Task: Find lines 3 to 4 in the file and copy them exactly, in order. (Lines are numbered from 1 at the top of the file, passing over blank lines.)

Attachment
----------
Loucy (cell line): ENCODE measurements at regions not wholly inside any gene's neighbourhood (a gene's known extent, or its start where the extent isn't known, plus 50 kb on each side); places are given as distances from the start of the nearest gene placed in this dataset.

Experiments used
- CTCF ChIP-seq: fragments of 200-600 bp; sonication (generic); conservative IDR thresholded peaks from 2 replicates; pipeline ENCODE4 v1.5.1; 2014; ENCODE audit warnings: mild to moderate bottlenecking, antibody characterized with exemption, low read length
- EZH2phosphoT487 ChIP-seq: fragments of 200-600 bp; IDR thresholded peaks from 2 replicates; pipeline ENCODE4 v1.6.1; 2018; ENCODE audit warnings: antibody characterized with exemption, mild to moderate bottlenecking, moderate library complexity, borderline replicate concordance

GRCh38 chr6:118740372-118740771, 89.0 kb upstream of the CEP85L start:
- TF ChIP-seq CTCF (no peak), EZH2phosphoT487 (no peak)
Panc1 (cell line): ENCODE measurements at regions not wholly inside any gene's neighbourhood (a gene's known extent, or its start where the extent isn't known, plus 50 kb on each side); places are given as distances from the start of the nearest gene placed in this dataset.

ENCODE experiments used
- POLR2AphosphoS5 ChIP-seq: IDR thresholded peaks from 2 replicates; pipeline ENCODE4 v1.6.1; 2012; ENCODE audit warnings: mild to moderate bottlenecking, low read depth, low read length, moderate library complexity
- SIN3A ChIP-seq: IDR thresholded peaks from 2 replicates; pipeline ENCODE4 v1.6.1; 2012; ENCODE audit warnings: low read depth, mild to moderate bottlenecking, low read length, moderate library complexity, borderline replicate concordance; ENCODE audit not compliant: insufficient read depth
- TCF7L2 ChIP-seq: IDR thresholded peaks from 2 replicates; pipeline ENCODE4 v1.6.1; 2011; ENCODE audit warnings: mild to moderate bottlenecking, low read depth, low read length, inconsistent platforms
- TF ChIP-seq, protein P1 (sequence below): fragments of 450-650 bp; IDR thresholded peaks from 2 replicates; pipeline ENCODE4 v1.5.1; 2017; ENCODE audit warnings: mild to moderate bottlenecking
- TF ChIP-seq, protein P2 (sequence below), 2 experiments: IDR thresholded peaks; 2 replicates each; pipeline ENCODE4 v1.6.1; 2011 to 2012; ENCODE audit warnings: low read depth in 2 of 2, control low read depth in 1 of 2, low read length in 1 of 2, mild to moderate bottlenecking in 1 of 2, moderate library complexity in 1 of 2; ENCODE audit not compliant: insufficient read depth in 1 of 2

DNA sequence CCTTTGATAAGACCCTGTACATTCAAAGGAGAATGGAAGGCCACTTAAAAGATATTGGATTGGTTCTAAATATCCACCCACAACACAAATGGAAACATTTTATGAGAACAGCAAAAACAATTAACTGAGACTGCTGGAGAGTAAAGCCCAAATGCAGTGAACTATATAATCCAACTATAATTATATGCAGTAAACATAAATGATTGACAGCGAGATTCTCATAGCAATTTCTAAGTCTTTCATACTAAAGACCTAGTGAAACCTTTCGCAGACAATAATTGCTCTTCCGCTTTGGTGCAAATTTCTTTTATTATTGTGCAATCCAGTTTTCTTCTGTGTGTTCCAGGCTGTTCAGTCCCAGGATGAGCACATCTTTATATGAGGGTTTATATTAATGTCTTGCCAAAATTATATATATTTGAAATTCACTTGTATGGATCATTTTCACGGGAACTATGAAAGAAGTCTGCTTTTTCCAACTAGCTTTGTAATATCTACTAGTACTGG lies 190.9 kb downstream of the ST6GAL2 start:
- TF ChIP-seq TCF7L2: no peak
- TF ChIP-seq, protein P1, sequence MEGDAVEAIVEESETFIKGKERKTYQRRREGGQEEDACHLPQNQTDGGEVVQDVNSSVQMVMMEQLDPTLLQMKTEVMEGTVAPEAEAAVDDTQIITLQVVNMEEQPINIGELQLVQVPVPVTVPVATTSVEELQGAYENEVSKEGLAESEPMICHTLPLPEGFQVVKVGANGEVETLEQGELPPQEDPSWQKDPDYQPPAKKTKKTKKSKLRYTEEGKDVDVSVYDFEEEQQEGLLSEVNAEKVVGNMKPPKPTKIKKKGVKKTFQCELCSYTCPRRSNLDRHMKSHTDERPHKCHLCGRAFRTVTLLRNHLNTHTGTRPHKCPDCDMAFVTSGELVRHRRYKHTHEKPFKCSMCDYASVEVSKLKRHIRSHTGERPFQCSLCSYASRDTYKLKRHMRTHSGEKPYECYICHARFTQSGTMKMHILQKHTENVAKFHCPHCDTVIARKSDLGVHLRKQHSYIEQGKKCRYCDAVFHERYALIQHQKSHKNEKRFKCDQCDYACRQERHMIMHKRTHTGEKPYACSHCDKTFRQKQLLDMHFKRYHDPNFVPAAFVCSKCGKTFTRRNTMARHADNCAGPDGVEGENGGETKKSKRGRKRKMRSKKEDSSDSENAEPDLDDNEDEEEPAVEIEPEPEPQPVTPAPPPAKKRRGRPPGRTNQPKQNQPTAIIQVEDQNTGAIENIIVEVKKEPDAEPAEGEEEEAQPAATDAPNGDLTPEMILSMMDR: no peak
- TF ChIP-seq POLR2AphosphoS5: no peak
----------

- CTCF ChIP-seq: fragments of 200-600 bp; sonication (generic); conservative IDR thresholded peaks from 2 replicates; pipeline ENCODE4 v1.5.1; 2014; ENCODE audit warnings: mild to moderate bottlenecking, antibody characterized with exemption, low read length
- EZH2phosphoT487 ChIP-seq: fragments of 200-600 bp; IDR thresholded peaks from 2 replicates; pipeline ENCODE4 v1.6.1; 2018; ENCODE audit warnings: antibody characterized with exemption, mild to moderate bottlenecking, moderate library complexity, borderline replicate concordance